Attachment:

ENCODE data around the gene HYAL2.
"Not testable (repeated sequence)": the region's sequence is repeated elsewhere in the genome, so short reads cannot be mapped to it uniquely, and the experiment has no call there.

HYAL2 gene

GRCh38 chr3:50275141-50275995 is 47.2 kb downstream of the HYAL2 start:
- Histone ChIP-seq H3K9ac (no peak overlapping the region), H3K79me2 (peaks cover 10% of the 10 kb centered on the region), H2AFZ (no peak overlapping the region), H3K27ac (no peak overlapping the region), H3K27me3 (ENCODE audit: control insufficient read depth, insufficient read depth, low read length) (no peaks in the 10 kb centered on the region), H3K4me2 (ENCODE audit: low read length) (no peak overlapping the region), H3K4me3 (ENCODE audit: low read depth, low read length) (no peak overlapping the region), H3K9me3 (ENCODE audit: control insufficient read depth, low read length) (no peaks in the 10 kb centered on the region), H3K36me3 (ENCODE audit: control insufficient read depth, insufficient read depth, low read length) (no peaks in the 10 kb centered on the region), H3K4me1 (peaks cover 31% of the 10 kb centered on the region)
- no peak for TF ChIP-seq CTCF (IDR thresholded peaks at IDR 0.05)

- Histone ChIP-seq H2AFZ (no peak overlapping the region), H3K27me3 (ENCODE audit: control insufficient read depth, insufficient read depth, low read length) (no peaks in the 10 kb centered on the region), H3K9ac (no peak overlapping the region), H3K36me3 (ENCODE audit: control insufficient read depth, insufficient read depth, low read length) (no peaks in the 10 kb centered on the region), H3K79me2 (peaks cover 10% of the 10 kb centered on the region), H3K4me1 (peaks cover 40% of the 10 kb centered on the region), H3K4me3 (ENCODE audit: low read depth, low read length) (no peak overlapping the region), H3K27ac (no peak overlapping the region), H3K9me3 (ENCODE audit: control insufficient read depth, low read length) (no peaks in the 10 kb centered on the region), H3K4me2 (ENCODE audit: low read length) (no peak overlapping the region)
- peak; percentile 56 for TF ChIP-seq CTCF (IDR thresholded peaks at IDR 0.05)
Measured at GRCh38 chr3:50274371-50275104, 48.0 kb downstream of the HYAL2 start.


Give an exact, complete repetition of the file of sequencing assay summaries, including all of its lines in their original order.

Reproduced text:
ENCODE data around the gene HYAL2.
"Not testable (repeated sequence)": the region's sequence is repeated elsewhere in the genome, so short reads cannot be mapped to it uniquely, and the experiment has no call there.

HYAL2 gene

GRCh38 chr3:50275141-50275995 is 47.2 kb downstream of the HYAL2 start:
- Histone ChIP-seq H3K9ac (no peak overlapping the region), H3K79me2 (peaks cover 10% of the 10 kb centered on the region), H2AFZ (no peak overlapping the region), H3K27ac (no peak overlapping the region), H3K27me3 (ENCODE audit: control insufficient read depth, insufficient read depth, low read length) (no peaks in the 10 kb centered on the region), H3K4me2 (ENCODE audit: low read length) (no peak overlapping the region), H3K4me3 (ENCODE audit: low read depth, low read length) (no peak overlapping the region), H3K9me3 (ENCODE audit: control insufficient read depth, low read length) (no peaks in the 10 kb centered on the region), H3K36me3 (ENCODE audit: control insufficient read depth, insufficient read depth, low read length) (no peaks in the 10 kb centered on the region), H3K4me1 (peaks cover 31% of the 10 kb centered on the region)
- no peak for TF ChIP-seq CTCF (IDR thresholded peaks at IDR 0.05)

- Histone ChIP-seq H2AFZ (no peak overlapping the region), H3K27me3 (ENCODE audit: control insufficient read depth, insufficient read depth, low read length) (no peaks in the 10 kb centered on the region), H3K9ac (no peak overlapping the region), H3K36me3 (ENCODE audit: control insufficient read depth, insufficient read depth, low read length) (no peaks in the 10 kb centered on the region), H3K79me2 (peaks cover 10% of the 10 kb centered on the region), H3K4me1 (peaks cover 40% of the 10 kb centered on the region), H3K4me3 (ENCODE audit: low read depth, low read length) (no peak overlapping the region), H3K27ac (no peak overlapping the region), H3K9me3 (ENCODE audit: control insufficient read depth, low read length) (no peaks in the 10 kb centered on the region), H3K4me2 (ENCODE audit: low read length) (no peak overlapping the region)
- peak; percentile 56 for TF ChIP-seq CTCF (IDR thresholded peaks at IDR 0.05)
Measured at GRCh38 chr3:50274371-50275104, 48.0 kb downstream of the HYAL2 start.